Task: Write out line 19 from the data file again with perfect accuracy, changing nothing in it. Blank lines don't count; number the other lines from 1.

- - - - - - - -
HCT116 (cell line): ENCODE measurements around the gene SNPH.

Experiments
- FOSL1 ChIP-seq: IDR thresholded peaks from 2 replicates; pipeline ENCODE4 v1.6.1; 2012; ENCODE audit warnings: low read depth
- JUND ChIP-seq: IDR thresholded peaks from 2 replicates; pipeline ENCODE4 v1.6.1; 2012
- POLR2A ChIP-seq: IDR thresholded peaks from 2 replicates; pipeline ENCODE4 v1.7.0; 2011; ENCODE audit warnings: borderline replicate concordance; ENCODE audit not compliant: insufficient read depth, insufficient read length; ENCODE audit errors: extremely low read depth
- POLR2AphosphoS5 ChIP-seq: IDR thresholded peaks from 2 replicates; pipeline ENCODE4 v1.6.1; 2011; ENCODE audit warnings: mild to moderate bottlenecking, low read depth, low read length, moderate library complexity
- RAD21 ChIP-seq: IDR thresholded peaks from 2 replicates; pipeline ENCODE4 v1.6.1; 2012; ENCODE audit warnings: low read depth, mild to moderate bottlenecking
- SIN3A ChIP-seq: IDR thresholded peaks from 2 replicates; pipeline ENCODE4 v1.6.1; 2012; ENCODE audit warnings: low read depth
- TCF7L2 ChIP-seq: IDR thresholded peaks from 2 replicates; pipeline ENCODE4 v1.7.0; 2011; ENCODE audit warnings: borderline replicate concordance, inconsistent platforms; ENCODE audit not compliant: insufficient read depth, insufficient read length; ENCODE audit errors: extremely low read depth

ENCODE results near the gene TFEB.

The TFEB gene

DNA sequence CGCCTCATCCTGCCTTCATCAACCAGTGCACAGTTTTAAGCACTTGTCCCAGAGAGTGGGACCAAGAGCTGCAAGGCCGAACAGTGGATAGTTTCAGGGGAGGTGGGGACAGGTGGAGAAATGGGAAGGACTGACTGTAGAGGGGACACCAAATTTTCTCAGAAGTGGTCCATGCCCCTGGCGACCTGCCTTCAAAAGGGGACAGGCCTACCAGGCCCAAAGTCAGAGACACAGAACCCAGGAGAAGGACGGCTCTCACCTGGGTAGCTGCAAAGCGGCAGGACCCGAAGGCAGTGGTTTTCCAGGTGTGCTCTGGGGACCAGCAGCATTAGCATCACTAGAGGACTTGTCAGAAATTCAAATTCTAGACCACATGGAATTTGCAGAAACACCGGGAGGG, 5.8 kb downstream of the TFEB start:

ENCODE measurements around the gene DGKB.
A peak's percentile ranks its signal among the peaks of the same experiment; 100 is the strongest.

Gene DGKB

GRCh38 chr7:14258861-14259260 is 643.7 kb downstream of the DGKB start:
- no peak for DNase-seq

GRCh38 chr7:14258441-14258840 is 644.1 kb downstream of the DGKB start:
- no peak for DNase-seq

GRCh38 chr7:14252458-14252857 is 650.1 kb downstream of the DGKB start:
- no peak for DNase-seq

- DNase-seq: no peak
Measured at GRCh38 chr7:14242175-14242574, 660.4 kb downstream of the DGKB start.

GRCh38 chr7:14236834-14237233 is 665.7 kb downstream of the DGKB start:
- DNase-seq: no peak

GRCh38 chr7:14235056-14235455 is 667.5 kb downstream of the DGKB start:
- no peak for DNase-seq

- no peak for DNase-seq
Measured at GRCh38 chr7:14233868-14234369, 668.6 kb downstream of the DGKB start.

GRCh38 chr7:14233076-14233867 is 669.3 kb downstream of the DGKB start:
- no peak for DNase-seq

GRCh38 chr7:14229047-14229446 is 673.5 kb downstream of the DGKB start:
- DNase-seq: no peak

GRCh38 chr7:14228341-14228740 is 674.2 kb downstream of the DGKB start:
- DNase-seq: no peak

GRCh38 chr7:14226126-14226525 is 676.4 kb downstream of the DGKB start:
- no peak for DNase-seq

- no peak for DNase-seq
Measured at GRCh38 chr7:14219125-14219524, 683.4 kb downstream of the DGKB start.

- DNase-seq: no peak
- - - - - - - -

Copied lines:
- no peak for DNase-seq